The Turnbull Government has serious questions to answer about their apparent special treatment for the big banks ahead of a public inquiry designed to scrutinise their practices and bury the need for a Royal Commission into Australia’s financial services sector.

The Government has given the inside lane to their best friends, the big banks, by allowing them to choose the dates they will appear before the public inquiry before the inquiry was even established.

This is nothing but a stitch-up by a government and a Prime Minister that will do anything to avoid a Royal Commission into the banking and financial services sector.

Bringing the banks to Canberra for a one-day hearing, in the middle of the school holidays, at a prearranged time is not what we need to get to the heart of the issues in the banking and financial services sector.

The dates for the inquiry have been set without the input of committee MPs. This was done in secret and in partnership with the banks.

The Government must reveal why they thought it appropriate to allow the banks to dictate terms of the public enquiry.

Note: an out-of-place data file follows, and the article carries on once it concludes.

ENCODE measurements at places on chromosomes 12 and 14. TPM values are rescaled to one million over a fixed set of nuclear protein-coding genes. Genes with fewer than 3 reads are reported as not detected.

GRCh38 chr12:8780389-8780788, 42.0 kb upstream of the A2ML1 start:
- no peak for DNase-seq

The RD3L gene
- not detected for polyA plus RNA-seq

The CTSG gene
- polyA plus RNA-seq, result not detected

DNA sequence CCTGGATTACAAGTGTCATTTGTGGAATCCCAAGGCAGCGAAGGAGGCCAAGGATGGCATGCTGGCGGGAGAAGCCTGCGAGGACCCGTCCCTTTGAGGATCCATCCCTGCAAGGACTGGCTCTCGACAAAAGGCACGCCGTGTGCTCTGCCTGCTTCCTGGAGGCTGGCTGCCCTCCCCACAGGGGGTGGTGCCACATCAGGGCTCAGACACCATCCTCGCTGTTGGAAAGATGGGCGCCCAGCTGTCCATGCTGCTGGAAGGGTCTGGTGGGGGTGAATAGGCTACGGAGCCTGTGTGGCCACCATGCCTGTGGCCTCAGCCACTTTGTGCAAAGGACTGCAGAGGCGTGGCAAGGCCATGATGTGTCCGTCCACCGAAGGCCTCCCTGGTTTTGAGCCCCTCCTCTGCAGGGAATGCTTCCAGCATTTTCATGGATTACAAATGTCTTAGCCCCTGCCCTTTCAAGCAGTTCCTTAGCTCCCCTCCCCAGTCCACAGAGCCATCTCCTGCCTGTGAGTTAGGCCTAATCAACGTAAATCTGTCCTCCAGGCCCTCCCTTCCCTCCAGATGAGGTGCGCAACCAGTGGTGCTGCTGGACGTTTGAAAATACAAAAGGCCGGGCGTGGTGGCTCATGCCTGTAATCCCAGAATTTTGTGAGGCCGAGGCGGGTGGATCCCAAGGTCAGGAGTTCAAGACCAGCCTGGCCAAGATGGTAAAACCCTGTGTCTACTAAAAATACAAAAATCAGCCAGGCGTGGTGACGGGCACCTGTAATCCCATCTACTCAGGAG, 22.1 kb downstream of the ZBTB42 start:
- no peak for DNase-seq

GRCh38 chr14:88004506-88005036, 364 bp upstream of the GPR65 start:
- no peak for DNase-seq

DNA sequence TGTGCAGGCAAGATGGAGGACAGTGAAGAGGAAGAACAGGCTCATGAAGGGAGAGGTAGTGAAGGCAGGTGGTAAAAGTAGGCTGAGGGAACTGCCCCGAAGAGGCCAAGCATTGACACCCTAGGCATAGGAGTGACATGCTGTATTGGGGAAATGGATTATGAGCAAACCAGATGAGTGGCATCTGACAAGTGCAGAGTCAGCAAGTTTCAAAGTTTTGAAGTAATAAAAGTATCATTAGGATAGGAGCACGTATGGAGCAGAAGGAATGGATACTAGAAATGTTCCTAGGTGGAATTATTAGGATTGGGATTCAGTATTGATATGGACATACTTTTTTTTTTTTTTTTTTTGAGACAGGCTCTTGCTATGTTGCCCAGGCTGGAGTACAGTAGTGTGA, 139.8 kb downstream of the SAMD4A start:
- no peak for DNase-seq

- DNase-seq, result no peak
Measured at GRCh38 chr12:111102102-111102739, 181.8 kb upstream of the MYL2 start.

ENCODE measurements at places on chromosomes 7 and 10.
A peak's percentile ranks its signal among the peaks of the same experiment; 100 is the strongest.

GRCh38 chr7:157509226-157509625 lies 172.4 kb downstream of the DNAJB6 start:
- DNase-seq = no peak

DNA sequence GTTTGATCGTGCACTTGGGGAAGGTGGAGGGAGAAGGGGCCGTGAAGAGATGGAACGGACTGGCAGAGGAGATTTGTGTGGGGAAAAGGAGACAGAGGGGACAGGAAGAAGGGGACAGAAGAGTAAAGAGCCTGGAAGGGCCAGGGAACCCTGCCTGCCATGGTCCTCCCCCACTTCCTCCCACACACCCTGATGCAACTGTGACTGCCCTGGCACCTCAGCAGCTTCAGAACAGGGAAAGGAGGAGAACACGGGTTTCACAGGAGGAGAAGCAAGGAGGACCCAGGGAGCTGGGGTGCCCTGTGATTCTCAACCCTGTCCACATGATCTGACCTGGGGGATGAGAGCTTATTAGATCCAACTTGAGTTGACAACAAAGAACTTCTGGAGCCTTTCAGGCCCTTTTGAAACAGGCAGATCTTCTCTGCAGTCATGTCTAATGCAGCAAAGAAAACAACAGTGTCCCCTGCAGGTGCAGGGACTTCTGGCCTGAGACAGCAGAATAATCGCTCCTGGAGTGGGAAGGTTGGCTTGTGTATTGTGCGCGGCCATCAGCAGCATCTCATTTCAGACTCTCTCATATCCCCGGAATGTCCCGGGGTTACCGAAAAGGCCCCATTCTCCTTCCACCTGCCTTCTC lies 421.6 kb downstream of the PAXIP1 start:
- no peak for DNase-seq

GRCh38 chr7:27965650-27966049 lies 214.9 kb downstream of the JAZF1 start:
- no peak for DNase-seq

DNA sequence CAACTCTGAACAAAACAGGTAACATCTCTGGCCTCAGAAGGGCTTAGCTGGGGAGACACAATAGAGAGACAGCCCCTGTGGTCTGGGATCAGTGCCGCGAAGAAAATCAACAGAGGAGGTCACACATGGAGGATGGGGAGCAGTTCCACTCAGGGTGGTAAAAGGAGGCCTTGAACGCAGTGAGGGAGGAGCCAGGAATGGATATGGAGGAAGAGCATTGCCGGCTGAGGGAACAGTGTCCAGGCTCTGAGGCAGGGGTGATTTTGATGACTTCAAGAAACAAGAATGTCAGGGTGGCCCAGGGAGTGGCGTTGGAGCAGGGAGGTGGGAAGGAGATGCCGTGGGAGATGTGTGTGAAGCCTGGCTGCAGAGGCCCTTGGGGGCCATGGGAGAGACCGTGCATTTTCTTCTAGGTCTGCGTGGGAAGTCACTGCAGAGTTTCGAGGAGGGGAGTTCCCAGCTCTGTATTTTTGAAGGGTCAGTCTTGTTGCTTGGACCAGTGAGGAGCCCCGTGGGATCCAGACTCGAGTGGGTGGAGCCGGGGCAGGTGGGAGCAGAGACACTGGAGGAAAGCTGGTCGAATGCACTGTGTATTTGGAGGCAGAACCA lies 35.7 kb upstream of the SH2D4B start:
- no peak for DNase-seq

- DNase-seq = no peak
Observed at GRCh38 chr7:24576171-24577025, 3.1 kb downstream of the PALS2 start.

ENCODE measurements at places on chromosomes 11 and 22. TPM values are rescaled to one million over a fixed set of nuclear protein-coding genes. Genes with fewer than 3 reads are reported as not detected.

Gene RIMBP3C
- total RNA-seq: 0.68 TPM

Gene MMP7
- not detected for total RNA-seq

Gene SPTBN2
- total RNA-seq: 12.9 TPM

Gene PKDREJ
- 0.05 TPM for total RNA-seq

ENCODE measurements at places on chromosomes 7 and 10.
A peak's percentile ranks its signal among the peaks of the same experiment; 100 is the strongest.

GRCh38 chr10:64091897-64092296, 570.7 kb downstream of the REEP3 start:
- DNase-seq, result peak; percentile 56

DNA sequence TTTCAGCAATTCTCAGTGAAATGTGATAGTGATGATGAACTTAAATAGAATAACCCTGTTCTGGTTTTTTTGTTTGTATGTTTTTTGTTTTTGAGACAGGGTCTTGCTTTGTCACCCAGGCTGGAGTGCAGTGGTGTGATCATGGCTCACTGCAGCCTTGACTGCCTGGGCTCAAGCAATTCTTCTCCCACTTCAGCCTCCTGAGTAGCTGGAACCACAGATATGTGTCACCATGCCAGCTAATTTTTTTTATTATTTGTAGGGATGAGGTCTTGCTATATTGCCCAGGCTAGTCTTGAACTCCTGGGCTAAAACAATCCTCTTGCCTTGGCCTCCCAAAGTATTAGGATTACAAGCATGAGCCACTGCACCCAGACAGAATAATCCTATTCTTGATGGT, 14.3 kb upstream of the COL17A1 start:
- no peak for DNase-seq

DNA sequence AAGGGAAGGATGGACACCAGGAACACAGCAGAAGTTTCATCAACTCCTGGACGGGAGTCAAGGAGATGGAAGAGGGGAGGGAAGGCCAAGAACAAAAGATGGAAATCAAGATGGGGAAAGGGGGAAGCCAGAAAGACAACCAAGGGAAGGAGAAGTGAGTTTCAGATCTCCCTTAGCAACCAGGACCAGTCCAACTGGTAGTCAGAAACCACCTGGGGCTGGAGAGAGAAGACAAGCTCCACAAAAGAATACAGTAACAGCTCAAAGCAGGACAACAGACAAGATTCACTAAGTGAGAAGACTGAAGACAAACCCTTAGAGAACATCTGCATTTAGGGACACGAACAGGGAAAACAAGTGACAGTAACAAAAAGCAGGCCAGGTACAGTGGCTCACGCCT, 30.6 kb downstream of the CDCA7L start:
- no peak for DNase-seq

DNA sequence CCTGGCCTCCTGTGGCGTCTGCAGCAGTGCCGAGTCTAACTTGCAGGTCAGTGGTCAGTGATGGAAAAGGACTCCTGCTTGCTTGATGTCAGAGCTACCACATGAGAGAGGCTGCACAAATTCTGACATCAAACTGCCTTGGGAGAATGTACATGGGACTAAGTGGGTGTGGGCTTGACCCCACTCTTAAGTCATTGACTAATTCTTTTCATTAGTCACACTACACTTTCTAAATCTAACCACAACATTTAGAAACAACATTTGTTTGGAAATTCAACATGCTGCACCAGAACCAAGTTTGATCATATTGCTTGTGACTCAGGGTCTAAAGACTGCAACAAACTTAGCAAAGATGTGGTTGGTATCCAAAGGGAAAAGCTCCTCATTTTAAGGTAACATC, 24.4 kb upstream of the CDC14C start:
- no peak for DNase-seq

The inquiry hasn’t even started and already the Government is giving the banks special treatment. The Turnbull Government must answer the following questions:

  • When did they first approach the banks about possible dates? 
  • On whose direction did they do so given the Committee was not established until last night?
  • Did Government representatives specifically offer to hold the hearings outside of a parliamentary sitting week? 
  • Did any Government MP on the committee speak with the Treasurer or his office about hearing dates for bank executives prior to the committee finalising the timetable?
  • What correspondence has passed backwards and forwards, and will it be publically released?

Yet again, the Turnbull Government is bending over backwards to help the big banks. This is further proof that they are desperate to protect the banks from a Royal Commission.

Labor will not stop pushing for a Royal Commission because we know that this is the only way to hold the sector accountable for what has happened in the past, and to stop these scandals from happening in the future.


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